Let's see, on Tuesday Shimizu sensei (my surpervisor) took me around town so I could set up a bank account (she picked up my hanko - the seal stamp that acts as a signature in Japan so you need it for all kinds of official business), and apply for tax exemption as a US 1st year JET.  That took a long time and was quite draining.  Even so Mark managed to convince me to go out with the gang from Haitsu Saito (my apartment building of 6 apts) to the Rink.  This allowed me to pay my tab from the other day which I had neglected to do . . .  Happily, he took my money cheerfully.  It was nice to see people (we met some other JETs there) but already my reputation has proceeded me and everytime the conversation turned to not-so-nice things they turned to appologize to me.  Well, not exactly appologize, but voice what they thought was going through my head (She's thinking, "oh my g** these people are evil." and "man, I know she hates me).  I'm not sure yet how to stand firm in my purity and beliefs without coming accross like a git (oops, is that a Harry Potter influence, or is it just because I live next door to an Englishman?).  I can't even blame it on what I said (which usually backfires) because I hardly said anything at all, but did plenty of smiling.  Maybe the silence was just as confusing.  I've been thinking a lot about how to show love for people, real love, and keeping that love as I learn things about them that are not so lovable.  It's so easy to say hate the sin and love the sinner, and it's actually not so impossible to do, but I don't know how to express it.  People often feel that my high standards automatically mean I judge, and maybe I do, but mostly I do not mean to.  Wow, okay, maybe I should but philosophical musings in a separate post so I don't bore those who are not interested.  However, I'd love to share them with those who are, because you have might have some wise advice!

So, on with the day - or rather, the day before.  That was Monday, and in the morning my new kitchen table and chairs arrived.  They are sugoi!  I have no idea how to spell that, but it means great, wonderful, etc.  They are very elegent and the table is exandable for when I have more guests!  I asked to keep the old ones so I'd have more places for guests and an extra table in my room to use as a desk.  I did a good deal of cleanin

In the evening I went out with Chuck and Mark for sushi on a conveyerbelt.  Yep, just grab what you want as it comes around and it's all 105 yen a plate (that's about 1USD).  It was actually pretty good, too.

I think Sunday I made a brief post, but did I mention that in the evening we went out for izakaiya (again, my Japanese spelling is even worse than my English), where I had great fun talking with the friends and gilfriends of Haitsu Saito and sucking on raw shrimp heads.  I did not care for the mountain potato, however.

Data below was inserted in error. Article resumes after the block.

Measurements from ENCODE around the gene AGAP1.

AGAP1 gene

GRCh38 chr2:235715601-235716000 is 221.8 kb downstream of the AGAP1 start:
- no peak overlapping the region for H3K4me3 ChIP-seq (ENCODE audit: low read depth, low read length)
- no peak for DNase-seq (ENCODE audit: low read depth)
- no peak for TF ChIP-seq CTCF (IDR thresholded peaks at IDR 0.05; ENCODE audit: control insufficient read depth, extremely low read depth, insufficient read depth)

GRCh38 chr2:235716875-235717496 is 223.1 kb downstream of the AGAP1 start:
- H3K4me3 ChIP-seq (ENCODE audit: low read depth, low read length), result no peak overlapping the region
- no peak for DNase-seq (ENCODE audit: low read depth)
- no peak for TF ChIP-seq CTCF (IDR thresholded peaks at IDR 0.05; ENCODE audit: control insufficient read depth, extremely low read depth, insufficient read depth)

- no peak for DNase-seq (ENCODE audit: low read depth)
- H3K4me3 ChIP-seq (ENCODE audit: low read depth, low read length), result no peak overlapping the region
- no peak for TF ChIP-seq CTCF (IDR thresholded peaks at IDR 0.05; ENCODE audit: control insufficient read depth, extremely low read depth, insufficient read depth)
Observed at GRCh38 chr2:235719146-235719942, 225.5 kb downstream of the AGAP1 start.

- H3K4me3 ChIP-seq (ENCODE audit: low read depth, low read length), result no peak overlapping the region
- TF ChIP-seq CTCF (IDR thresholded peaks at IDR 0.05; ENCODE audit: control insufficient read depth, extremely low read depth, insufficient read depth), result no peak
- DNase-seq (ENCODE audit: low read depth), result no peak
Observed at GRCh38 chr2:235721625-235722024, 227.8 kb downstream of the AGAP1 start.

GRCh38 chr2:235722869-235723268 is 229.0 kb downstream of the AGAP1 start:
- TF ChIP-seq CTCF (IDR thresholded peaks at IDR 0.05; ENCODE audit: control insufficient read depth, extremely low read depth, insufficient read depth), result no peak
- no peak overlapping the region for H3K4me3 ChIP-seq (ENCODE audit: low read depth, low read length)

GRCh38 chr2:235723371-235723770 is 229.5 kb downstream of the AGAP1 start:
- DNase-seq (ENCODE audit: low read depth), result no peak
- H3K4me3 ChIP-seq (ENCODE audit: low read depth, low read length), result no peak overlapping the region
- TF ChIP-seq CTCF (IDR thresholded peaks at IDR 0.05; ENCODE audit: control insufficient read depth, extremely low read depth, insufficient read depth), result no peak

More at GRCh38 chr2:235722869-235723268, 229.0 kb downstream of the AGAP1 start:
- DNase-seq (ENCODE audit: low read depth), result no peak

That's it for now, I'll write soon!

Posted by harp on Thursday, August 4, 2005 at 10:57 am | Edit
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This post from Daley Ponderings is so cool I have to repost it here, since I know Janet's Internet time is very limited right now and she doesn't have time to check out everything she'd like:

As I was changing a diaper, I thought I heard Jonathan say "eechee", so I said, "eechee, nee, san" (which is my own personal spelling of the sounds of the Japanese for one, two, three.) Then Jonathan said, "Aunt Janet! Jump. [giggles] Eechee, san. Aunt Janet!" He was recalling the fun time he had with Janet learning Japanese on Alex's trampoline.
Posted by sursumcorda on Sunday, July 31, 2005 at 6:12 pm | Edit
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Janet had trouble with the blog, so I'm posting the conclusion to July 31 for her. By the way, I (the webmaster) apologize for the slowness of this blog; I'm addressing the issue, though that's going slowly, too. :) Anyway, from Janet:

To finish up the day yesterday, Niko took us to lunch, then a craft center. It was great! Today people left around 9am and I read out of Hebrews and listened to hymns. I learned a few whistle tunes and experienced my first earthquake! It was small, but the building shook! I have to give up internet now. I can't wait to be set up in my apartment!
Posted by sursumcorda on Sunday, July 31, 2005 at 12:47 pm | Edit